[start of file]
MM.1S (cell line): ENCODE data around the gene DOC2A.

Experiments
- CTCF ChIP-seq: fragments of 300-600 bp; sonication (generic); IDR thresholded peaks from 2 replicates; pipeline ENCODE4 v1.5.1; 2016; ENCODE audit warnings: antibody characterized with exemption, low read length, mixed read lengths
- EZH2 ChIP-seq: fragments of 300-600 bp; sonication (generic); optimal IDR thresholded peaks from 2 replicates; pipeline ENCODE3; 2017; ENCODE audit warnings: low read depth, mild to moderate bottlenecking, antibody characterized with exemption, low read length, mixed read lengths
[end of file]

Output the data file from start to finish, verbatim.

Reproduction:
MM.1S (cell line): ENCODE data around the gene DOC2A.

Experiments
- CTCF ChIP-seq: fragments of 300-600 bp; sonication (generic); IDR thresholded peaks from 2 replicates; pipeline ENCODE4 v1.5.1; 2016; ENCODE audit warnings: antibody characterized with exemption, low read length, mixed read lengths
- EZH2 ChIP-seq: fragments of 300-600 bp; sonication (generic); optimal IDR thresholded peaks from 2 replicates; pipeline ENCODE3; 2017; ENCODE audit warnings: low read depth, mild to moderate bottlenecking, antibody characterized with exemption, low read length, mixed read lengths